The Memorial Library of First Church, Congregational is open to members and friends of First Church. A variety of Christian faith-related materials are available. The library strives not to duplicate materials found in public and school libraries, but focuses on media relating to our faith for both children and adults. Materials are selected with the needs and interest of the congregation in mind. The library contains a wide selection of Christian books and reference materials. Our collection includes books for toddlers thru teens, Christian based fiction, devotional materials, magazines such as CCM, & Family Fun, videos and DVD’s for children and adults, books on tape, and educational materials for teachers. We also have a large selection of contemporary and traditional Christian music on tape and CD. Some artists are Brian Duncan, Michael W. Smith, and the Gaither Brothers.
The Library is located in Room 104 of the Parish Center and is open on Sundays from 8:30 to 12:30 or by request. The Library committee operates under the direction of the Board of Education. Funding sources for purchases are the Board of Education budget, memorials and other donations. Additions to the collection must be approved by the Library committee
Warm your heart with a trip to the First Church Library, and pick out one of these “lovely” books or DVD’s:
[singlepic id=254 w=320 h=240 float=left] Patches of Godlight: Father Tim’s Favorite Quotes (The Mitford Years) – Jan Karon
Throughout his years as Mitford’s beloved Episcopal priest, Father Tim Kavanagh has been reading and also pondering two crucial questions: How can he guide and encourage his flock? How can he deepen and encourage his own spirit? The result is a wonderful collection of his favorite quotes from thinkers, theologians, poets, and philosophers—from Mark Twain and C. S. Lewis to St. Paul and Wordsworth.
Patches of Godlight is a stunning two-color facsimile of Father Tim’s own leather-bound notebook with his name gold stamped on the cover. Every quote is in his own handwriting, and scattered throughout the margins are his scribbled notes and doodles, even the occasional ink blot or coffee stain. Just as it has for Father Tim, this handsome, “must-have” quote book will provide wisdom and inspiration for millions of Mitford fans.
[singlepic id=251 w=320 h=240 float=left] The Guernsey Literary and Potato Peel Pie Society – Mary Ann Shaffer and Annie Barrows
The letters comprising this small charming novel begin in 1946, when single, 30-something author Juliet Ashton (nom de plume Izzy Bickerstaff) writes to her publisher to say she is tired of covering the sunny side of war and its aftermath. When Guernsey farmer Dawsey Adams finds Juliet’s name in a used book and invites articulate—and not-so-articulate—neighbors to write Juliet with their stories, the book’s epistolary circle widens, putting Juliet back in the path of war stories. The occasionally contrived letters jump from incident to incident—including the formation of the Guernsey Literary and Potato Peel Pie Society while Guernsey was under German occupation—and person to person in a manner that feels disjointed. But Juliet’s quips are so clever, the Guernsey inhabitants so enchanting and the small acts of heroism so vivid and moving that one forgives the authors (Shaffer died earlier this year) for not being able to settle on a single person or plot. Juliet finds in the letters not just inspiration for her next work, but also for her life—as will readers.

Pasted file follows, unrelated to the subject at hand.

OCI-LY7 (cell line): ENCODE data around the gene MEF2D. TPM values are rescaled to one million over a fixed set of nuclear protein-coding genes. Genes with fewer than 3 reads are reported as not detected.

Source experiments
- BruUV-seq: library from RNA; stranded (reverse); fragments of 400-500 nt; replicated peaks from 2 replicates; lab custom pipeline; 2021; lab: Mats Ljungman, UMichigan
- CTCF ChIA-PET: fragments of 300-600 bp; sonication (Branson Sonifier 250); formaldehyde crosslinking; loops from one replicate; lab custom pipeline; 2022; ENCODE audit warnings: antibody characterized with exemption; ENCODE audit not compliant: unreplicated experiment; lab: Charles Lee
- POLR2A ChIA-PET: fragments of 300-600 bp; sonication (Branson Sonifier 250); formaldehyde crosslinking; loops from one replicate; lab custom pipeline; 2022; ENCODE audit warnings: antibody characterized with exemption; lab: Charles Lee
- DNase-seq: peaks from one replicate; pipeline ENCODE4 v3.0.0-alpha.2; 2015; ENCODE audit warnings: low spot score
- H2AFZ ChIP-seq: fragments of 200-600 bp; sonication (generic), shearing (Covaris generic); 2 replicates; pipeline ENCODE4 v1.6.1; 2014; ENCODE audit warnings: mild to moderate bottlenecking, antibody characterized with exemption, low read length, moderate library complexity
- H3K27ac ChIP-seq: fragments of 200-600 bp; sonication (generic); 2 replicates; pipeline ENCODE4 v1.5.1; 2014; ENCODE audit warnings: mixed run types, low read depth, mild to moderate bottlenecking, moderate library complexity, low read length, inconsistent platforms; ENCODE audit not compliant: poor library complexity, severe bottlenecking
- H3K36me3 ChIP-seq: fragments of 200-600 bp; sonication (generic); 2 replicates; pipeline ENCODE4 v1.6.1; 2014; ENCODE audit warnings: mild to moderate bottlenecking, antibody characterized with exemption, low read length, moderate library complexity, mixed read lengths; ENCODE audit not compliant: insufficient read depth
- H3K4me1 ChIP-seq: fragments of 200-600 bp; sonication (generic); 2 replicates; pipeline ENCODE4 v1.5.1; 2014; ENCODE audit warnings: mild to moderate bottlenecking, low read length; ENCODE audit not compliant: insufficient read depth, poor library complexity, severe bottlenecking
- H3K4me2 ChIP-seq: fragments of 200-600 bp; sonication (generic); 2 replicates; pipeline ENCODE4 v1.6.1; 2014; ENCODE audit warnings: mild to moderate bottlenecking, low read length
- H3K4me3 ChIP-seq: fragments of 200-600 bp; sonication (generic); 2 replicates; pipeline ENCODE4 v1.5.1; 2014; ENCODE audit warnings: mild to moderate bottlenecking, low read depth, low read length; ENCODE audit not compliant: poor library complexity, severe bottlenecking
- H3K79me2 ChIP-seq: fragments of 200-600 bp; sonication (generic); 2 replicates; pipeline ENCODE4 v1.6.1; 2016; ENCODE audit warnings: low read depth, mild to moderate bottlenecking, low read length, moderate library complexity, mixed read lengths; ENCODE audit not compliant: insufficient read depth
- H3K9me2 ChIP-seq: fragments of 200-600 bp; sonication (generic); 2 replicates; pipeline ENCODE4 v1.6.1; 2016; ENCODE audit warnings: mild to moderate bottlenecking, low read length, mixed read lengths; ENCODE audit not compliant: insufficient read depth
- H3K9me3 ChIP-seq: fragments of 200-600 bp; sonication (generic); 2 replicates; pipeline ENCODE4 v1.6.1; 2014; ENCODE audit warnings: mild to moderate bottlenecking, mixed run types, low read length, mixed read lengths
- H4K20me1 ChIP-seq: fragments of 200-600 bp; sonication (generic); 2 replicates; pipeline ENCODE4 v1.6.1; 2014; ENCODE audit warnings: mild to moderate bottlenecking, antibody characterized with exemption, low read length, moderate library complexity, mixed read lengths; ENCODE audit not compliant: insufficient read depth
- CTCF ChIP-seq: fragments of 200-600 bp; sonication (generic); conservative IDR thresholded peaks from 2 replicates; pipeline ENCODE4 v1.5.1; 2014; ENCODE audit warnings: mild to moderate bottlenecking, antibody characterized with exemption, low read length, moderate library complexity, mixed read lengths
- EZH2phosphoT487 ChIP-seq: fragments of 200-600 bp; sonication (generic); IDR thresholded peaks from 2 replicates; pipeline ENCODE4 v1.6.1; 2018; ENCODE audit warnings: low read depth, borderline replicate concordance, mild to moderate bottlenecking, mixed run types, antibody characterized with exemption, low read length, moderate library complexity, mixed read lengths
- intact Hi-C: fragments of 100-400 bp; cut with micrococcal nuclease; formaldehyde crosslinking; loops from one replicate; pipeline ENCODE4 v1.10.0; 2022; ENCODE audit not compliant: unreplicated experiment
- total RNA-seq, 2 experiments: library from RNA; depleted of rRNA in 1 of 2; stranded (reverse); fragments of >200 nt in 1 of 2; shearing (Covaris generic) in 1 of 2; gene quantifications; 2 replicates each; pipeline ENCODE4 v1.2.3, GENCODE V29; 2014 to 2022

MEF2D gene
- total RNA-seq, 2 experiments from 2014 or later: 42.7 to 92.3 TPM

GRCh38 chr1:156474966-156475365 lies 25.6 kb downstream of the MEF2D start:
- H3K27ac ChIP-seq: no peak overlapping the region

[singlepic id=252 w=320 h=240 float=left] Girl in Hyacinth Blue – Susan Vreeland
As Keats describes the scenes and lives frozen in a moment of time on his Grecian urn, so Vreeland layers moments in the lives of eight people profoundly moved and changed by a Vermeer painting a thing of beauty and a joy forever. Vreeland opens with a man who suffers through his adoration of the painting because he inherited it from his Nazi father, who stole it from a deported Jewish family. She traces the work’s provenance through the centuries: the farmer’s wife, the Bohemian student, the loving husband with a secret and, finally, the Girl herself Vermeer’s eldest daughter, who felt her “self” obliterated by the self immortalized in paint, but accepted that this was the nature of art. Descriptions of the painting by people in different countries in various historical periods are particularly beautiful. Each section is read by a different narrator, some better than others. Several add dimension to the story and writing, while others are so intent on portraying the book’s ethereal qualities they make the listener conscious of the reader instead of the language. Still, this is a delightful production.
[singlepic id=253 w=320 h=240 float=left] Joy School – Elizabeth Berg